Iraq – an ancient and rich civilization caught up in war and insurgency – has seen millions of its hapless citizens turning into either Internally Displaced Persons (IDPs) or refugees in camps.

Bringing relief and stress-reduction programs to these war-weary people calls for committed persons. Mawahib Shaibani, an ex-banker, is one of them.

Inspired to create a change in her community, Mawahib has been working in Iraq and in other parts of the Middle East. A program director with the International Association for Human Values (IAHV) in Iraq, Mawahib liaises and works with government agencies, other NGOs, ministries and communities in social and humanitarian initiatives. In a nation where women’s rights are a serious concern, Mawahib forays into many areas. She organizes vocational skills training and trauma-relief programs for women. She has also conducted a leadership program for 35 Members of Parliament in Erbil.

Mawahib speaks on working in the refugee and IDP camps in one of the most volatile regions of the world:

How did the situation in Erbil begin?

In June 2014, the ISIS attacked Mosul, the second-largest Sunni city, and the people there fled to the borders of Erbil, Kurdistan. The traumatized families had lost everything. Then, in August, the ISIS attacked the Yazidis. Two years ago, the ISIS had taken about 5000 girls and women captive.

What is happening in the camps?

People in the camps are traumatized and frustrated having been here for two years without money, education, and employment. They are just waiting for the different areas to be liberated.

There is a difference between camps for refugees and those for IDPs. The refugees are from Syria. The rest are IDPs (Internally Displaced Persons) who are Iraqis displaced by the war.

What is the background of the displaced people?

A majority of the people are Sunnis. Some Christians are finding asylum outside, and many Yazidis have left while some of them have gone to Europe. The German government has taken responsibility for some Yazidi girls who are survivors of violence and rape.

Tell us about the relief efforts so far.

The first camp to which we took food and aid was the Khazir camp.

We have distributed food, winter clothes and blankets to camps in Khazie, Karbarto, Duhok, and so on. We also air-dropped 130 tons of supplies to people trapped in the Sinjar Mountains through planes and parachutes, and later 4 more tons, till it was liberated from the ISIS.

If the food had not reached the mountains, 10,000 stranded people would have died. The war did not stop, but we have saved about 200 Yazidi women.

We took food to Makhmur when we could not get safe passage to take it to Fallujah.

“It is very rewarding to be of help in organizing and conducting the life-skills workshops in Erbil. I am humbled and happy to be able to bring this to people who have gone through such trauma and hardship.”

~ Samer Tamaz, a Lebanese national working in Canada, now a full-time volunteer in Erbil, Kurdistan.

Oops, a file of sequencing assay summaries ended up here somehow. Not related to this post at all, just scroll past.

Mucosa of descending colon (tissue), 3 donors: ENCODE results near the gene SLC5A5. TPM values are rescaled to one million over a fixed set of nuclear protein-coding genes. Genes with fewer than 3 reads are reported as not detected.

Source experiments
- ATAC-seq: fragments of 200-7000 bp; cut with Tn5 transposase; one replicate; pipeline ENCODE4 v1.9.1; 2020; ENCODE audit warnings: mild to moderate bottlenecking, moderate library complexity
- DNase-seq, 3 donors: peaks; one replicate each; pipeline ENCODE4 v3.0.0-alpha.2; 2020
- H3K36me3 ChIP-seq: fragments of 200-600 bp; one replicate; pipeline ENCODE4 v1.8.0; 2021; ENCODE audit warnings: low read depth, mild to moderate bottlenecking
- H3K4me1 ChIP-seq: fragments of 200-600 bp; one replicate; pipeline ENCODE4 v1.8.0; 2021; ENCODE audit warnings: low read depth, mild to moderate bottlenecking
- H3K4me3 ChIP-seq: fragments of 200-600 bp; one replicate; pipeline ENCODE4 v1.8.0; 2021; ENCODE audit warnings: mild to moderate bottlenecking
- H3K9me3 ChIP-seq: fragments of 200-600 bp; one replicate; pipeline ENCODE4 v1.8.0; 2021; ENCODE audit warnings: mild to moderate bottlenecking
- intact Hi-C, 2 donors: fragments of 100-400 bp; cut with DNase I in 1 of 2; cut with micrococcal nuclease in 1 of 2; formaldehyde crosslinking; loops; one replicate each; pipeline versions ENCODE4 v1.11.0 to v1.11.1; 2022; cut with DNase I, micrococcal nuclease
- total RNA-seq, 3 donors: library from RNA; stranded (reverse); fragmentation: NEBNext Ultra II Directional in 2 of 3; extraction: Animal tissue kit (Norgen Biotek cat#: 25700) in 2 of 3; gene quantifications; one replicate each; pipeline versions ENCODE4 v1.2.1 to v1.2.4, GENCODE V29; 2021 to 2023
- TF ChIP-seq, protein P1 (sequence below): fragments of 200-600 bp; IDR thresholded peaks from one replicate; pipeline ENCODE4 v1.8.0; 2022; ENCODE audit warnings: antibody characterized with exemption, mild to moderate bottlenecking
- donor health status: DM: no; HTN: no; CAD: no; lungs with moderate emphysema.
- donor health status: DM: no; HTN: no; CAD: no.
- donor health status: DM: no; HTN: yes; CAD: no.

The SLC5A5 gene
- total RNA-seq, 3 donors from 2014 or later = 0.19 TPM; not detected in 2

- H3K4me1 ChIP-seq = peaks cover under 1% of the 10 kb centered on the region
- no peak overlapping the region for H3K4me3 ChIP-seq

Were there any risks in deploying the material?

There is always a risk in war. Certain areas are dangerous, so we ask the army to escort us to ensure a safe passage. The government has been very supportive and helpful. They not only give us permits and people to assist us volunteers but also facilitate our work.

Tell us about the IAHV’s approach for trauma relief work.

We combine relief work and programs with the aim of giving aid and simultaneously relieving the affected people of their trauma. People are in deep distress as they do not even know where the rest of their families are, or whether they are even alive.

We have conducted leadership programs for the youth, stress relief programs for police staff and 75 prisoners in the prisons of Sulaymaniyah. We are now going to begin programs for the affected children as well.

What has been the response of the women in the camps to the relief work?

We have a couple of Yazidi girls who are working now and helping women. They said, “We lost trust in humanity before we did this program. Now you have brought the trust back into our lives.” Now they have moved on to a hope that they can make a difference in others’ lives.

Gurudev Sri Sri Ravi Shankar visited Kurdistan on a peace mission in 2014. Tell us more about that.

Gurudev’s visit added momentum to our initiatives. He went to the camps and also met with the Prime Minister of Kurdistan Nechirvan Barzani, Parliamentarians and religious leaders.

We held the first Peace Conference then. After that, we have trained about 100 youths in peace-building and have conducted resilience workshops in the last year and a half.

What has been your learning and realization from all this work?

We have seen youth becoming more dynamic and enthusiastic after our programs. They truly look forward to helping people.

It is amazing to see affected youngsters willing to learn peace, understand peace. And for them, humanity and not religion is more important.

Can you share your plans for the youth?

I would also like to open a center for peace so that we can train more and more youth in leadership, computer and media literacy as well as skill-building activities.

We have taken 27 youth to The Art of Living International Center in Bengaluru, to do their teachers’ training. They will be called Peace Ambassadors and will train others.